Emerson Burrows brings originality to everything he does


Emerson Burrows

Emerson began skateboarding around three years ago, and hopes to one day pursue it professionally.

A few days ago, freshman Emerson Burrows was watching Little Women when his cat spontaneously caught on fire.

“I turned around, and my cat was half on fire,” Emerson said. “I had a candle lit, and he walked over the candle and engulfed himself in flames.”

Having completely set aside the viewing of the film, Emerson rushed from his bed in an attempt to save his feline friend. And after a whirlwind of utter chaos, he managed to snuff out the blaze, leaving Walter, the Maine Coon, practically unscathed—that is besides a few singed hairs and bad memories.

However—as he reflected on that heated altercation in humor as well as humility—Emerson’s truest takeaway was just how unrelenting the bond between him and his cat has become. Woven within a web of other powerful passions, Emerson finds a sense of belonging and trust with Walter that differs from most human connection.

“He’s pretty much the love of my life. Every single day, we have conversations,” Emerson said. “I’m not even sure how they work, but I meow and ask him how his day was, and then he meows back. I firmly believe that we’re spiritually connected.”

Seeking solace in this uniquely kindred relationship, Emerson has found room to continue being unapologetically original. Having begun expeditions in both skateboarding and design, he hopes to bend the lines of a one track-perspective and introduce new mediums and environments into his life.

For around two years now, Emerson has been drawn to the world of street art, an often over-simplified domain that, in reality, permeates with depth. What most people see as abstract words etched in obscure locations are, to others, impactful statements of love, kindness, and even pain.

“I think [graffiti] is such an overlooked form of art because people just think it’s words—which it is—but there’s so much more creativity to the word,” Emerson said. “There are actual backstories behind the meanings of things, like how [Black Lives Matter] had a huge impact on the graffiti community.”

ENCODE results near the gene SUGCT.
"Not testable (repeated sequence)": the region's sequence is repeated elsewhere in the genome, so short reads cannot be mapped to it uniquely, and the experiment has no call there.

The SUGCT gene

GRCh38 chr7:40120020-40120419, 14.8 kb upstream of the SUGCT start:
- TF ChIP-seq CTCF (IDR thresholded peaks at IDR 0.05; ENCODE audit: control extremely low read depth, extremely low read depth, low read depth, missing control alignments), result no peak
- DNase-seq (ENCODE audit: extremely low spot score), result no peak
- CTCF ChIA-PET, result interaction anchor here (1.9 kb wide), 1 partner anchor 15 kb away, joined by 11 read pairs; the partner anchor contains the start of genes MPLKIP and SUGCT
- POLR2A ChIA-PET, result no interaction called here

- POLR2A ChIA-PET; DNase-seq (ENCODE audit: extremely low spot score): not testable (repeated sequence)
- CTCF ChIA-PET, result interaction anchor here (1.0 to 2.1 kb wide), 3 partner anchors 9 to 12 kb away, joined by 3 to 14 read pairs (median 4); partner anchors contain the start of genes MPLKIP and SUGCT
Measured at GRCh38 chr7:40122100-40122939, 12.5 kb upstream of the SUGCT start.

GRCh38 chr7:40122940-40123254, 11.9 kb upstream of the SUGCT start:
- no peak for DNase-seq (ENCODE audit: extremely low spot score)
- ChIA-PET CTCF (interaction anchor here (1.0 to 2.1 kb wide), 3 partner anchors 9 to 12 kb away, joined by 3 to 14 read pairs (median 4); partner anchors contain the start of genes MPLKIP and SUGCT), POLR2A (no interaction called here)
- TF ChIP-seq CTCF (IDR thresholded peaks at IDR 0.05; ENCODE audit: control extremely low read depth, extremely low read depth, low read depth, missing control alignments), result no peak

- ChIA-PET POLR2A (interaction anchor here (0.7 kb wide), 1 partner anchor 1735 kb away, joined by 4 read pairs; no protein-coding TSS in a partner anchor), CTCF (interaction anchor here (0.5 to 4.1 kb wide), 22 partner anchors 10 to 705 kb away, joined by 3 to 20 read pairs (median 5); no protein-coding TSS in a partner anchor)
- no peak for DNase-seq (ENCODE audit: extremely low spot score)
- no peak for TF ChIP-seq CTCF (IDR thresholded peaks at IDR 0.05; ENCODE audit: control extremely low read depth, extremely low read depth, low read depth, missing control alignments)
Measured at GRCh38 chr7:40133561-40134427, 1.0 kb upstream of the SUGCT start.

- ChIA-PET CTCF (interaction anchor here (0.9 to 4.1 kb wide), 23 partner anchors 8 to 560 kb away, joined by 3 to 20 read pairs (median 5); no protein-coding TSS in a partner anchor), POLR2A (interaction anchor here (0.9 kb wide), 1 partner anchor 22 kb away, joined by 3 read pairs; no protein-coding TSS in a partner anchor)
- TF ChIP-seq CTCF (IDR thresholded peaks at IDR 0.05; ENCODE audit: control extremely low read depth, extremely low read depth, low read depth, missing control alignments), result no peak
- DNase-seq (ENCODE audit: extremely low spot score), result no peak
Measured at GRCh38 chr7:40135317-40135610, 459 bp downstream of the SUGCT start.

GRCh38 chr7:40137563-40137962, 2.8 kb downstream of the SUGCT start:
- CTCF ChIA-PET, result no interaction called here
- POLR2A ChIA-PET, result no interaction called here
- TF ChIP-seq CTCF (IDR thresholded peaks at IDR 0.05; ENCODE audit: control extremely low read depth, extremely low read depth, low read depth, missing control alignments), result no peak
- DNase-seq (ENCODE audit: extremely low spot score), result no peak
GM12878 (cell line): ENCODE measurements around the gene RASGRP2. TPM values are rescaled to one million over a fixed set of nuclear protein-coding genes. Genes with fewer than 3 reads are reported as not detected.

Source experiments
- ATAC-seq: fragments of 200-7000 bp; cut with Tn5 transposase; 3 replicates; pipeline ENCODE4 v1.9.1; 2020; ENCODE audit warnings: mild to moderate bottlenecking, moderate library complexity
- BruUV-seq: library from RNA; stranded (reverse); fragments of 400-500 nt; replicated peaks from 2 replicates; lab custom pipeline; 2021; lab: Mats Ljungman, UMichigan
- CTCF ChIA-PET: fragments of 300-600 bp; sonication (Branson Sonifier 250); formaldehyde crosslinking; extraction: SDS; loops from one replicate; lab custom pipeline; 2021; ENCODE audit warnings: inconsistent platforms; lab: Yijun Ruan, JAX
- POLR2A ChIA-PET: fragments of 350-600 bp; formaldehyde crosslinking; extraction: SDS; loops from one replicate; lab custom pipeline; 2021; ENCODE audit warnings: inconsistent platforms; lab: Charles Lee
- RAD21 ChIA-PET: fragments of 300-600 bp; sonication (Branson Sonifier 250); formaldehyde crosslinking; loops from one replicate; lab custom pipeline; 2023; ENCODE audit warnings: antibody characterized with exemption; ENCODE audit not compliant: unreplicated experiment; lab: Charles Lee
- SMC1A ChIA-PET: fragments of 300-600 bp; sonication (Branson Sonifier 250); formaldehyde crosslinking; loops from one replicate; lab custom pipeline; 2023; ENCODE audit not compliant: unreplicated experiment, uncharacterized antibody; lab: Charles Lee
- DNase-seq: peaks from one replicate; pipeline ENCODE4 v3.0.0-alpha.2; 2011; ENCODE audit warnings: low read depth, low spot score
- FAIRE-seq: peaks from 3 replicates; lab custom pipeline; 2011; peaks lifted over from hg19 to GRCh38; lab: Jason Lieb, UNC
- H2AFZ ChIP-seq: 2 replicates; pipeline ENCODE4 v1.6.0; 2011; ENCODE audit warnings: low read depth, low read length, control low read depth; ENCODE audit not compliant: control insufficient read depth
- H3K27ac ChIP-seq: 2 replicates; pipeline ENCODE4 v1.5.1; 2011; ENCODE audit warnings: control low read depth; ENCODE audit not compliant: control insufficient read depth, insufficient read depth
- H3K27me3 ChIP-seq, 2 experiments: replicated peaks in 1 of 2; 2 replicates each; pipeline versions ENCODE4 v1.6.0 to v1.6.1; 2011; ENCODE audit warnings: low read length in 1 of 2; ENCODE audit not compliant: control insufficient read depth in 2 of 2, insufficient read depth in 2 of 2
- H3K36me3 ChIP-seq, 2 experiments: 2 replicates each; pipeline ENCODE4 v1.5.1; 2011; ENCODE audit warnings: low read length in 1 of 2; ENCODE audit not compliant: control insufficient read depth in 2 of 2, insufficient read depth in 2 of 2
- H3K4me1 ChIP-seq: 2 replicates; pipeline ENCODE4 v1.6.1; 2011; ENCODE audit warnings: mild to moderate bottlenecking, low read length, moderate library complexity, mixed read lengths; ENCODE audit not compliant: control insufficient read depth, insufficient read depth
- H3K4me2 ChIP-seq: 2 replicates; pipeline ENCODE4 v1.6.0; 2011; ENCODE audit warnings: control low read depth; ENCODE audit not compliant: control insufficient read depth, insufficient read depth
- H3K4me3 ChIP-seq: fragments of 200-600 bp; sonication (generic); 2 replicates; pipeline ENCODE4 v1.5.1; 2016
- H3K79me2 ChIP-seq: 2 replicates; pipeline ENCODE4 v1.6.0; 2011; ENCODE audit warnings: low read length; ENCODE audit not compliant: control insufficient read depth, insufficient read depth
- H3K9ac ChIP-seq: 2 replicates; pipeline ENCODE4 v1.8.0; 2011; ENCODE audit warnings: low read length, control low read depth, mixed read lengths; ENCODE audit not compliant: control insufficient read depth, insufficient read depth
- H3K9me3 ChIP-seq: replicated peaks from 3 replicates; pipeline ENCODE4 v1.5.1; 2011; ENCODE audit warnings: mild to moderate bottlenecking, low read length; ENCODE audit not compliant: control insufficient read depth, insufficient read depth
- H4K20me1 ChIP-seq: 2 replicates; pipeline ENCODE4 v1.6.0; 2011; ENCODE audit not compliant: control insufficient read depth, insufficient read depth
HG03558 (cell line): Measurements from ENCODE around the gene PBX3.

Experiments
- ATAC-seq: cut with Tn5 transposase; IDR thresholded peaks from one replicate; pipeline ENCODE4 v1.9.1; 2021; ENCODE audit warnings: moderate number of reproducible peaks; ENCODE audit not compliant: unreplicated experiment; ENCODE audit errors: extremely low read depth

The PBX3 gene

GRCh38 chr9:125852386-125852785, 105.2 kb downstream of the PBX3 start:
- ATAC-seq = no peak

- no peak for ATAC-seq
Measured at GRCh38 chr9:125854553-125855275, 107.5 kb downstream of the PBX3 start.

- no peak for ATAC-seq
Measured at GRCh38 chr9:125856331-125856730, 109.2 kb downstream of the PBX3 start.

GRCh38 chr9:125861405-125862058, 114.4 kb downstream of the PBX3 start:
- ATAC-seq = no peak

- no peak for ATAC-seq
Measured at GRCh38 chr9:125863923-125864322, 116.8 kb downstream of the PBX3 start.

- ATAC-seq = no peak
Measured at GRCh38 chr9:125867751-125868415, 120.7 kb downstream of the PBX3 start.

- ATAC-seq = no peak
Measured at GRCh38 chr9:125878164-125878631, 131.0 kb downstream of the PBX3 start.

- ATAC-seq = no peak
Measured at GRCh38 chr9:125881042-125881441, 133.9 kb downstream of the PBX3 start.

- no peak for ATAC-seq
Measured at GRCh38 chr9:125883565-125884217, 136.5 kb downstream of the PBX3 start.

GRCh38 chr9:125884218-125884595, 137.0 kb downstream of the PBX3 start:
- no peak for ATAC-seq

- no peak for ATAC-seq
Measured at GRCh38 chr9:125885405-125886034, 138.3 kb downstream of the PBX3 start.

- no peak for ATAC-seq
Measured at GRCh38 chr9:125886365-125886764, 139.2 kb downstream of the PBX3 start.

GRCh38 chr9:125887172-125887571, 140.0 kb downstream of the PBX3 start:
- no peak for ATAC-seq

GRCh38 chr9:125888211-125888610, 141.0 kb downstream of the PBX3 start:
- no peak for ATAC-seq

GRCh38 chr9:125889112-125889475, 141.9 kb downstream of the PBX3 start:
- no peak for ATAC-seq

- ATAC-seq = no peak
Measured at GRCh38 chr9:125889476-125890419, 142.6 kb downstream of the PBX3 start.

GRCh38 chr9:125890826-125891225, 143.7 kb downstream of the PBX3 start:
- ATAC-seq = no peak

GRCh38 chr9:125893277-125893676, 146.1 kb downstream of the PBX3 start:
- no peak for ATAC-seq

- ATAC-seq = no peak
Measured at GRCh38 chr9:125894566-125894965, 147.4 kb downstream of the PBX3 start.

I think [graffiti] is such an overlooked form of art because people just think it’s words—which it is—but there’s so much more creativity to the word.”

— Emerson Burrows

Even though street art began as a rebellious activity to partake in alongside his friends, Emerson now recognizes the social significance that the art form inherently possesses. Because of this, he has been able to fall even more in love with the medium.

Whether it be the word he chooses or the catharsis of creating the piece, being able to put himself out there and, quite literally, color outside of the lines is a feeling Emerson isn’t planning on abandoning anytime soon.

“I think it’s just [about] me expressing myself,” Emerson said. “Most of the time, I come up with names that have some meaning behind them, like I used to use the word ‘bum’ as one of my tags because I think a lot of people look at skaters like they’re bums or they’re not as good as other people.”

Akin to his adoration for graffiti, skateboarding has become a prevalent interest in Emerson’s life—one he is already heavily committing himself to. After three years of tireless work, he hopes to soon secure a sponsorship and take his hobby to an entirely different level.

And ever similar to all his other passions and pursuits, the through line that tethers Emerson to skateboarding is one of ingenuity and self-expression. Whether he is out in public or practicing by himself, reaching milestones and perfecting new moves elicits a sense of triumph utterly unparalleled.

“It is so mentally draining trying a trick for months and not being able to land it. Then, when you finally do, it’s like winning the Nobel Prize,” Emerson said. “I remember skating in my basement and trying to kickflip, and I was like, ‘I’m so close to this. I need this.’ And [when] I finally landed one, I just sat there for a second with my mouth open and started screaming as loud as I could.”

Like a root embedded in the groundwork of his life, originality defines the many ebbs and flows of Emerson’s hobbies. Whether crafting an exquisite piece of street art or putting out a small cat-related house fire, he aims to carve out a space for other up-and-coming creatives like himself.

“I used to play football from fourth grade to sixth grade, but I quit because there were too many rules,” Emerson said. “Everybody was always telling you what to do. You always had to go to practice on certain nights. With skating, there are no rules to it. Nobody can tell you what to do; it’s just you and yourself.”